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Delivering Drug to Lungs Directly Now Possible: Researchers


A small liquid plug in the bronchus is manipulated by air ventilation to deliver a drug into the most distant alveoli. —Image courtesy of Jinho Kim

In a new method, researchers have shown that lung-related diseases can be tackled by directly targeting to send micro volumes of drug into the lung.

The new method helps to instill micro-litres of liquid drug, distributed as a thin film in the lung airway, and absorbed locally.

“Our micro-volume liquid instillation approach will enable predictable drug concentrations at the target site, reducing the amount of drug required for effective disease treatment with significantly reduced side effects,” said one of the researchers Gordana Vunjak-Novakovic, from the Columbia University.

Lung diseases include cystic fibrosis, bronchopneumonia, chronic obstructive pulmonary disease (CDPD), and lung cancer, which are currently treated by oral intake of drugs or aerosol inhalation.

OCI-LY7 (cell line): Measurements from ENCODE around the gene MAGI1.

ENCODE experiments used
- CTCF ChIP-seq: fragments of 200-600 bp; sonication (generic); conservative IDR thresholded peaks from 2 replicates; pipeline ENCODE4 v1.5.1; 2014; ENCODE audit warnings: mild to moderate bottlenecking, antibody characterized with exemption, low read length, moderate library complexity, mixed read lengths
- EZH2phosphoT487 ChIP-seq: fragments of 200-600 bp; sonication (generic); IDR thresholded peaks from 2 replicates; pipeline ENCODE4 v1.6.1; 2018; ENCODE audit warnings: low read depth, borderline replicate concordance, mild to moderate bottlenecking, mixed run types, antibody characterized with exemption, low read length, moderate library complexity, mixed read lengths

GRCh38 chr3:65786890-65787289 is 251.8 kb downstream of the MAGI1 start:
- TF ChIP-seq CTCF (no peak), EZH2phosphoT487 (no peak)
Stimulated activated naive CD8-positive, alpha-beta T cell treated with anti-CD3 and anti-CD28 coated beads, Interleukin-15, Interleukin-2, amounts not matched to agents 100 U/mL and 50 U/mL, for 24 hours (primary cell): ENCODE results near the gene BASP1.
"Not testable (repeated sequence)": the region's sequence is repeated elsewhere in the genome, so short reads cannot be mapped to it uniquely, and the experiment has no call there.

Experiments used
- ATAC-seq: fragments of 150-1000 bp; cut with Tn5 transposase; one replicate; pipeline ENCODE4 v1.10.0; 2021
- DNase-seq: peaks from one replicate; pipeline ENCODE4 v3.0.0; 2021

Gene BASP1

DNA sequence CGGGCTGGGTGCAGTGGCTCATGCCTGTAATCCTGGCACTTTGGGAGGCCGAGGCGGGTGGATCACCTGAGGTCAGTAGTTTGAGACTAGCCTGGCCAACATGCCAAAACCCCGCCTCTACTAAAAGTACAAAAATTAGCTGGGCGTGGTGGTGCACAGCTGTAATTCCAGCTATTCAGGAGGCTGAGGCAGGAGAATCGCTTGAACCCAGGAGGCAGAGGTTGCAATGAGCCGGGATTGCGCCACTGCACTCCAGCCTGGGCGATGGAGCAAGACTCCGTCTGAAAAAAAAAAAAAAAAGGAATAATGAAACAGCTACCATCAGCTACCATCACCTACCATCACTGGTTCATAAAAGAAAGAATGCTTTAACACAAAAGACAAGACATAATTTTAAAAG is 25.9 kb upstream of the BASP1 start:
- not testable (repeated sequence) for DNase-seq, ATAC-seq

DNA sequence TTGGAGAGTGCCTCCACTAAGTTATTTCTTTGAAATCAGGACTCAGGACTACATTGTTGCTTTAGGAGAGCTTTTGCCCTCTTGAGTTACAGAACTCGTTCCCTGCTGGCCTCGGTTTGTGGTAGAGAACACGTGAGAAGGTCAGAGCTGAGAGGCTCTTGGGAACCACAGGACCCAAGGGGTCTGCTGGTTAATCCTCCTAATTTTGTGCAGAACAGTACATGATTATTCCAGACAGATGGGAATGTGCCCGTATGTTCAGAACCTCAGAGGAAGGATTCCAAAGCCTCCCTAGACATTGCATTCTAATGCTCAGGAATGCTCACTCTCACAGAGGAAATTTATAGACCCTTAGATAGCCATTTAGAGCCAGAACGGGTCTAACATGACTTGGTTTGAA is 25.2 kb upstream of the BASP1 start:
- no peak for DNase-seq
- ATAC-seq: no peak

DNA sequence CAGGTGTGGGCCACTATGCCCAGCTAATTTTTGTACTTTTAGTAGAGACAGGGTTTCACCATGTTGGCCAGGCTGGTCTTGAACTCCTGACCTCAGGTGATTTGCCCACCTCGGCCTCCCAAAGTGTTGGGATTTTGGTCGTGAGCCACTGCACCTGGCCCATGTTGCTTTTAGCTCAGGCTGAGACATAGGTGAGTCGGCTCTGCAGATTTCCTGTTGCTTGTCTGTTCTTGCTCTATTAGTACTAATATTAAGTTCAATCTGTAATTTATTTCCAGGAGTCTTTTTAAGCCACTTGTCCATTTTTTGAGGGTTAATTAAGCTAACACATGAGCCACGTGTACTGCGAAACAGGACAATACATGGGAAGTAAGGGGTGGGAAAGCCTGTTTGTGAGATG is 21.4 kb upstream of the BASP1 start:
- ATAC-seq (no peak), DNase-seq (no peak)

Since physicians give large amounts of the drug to reach lungs, often it leads to adverse effects to other organs in the body. With the new method of drug delivery directly to lungs, diseases could be more effectively treated, said the finding that has been published in the journal Proceedings of the National Academy of Sciences (PNAS).

Kim devised the approach for targeted delivery of micro-volumes of drugs with John O’Neill, a biomedical engineering PhD student.

This research has been supported by the National Institutes of Health and others.

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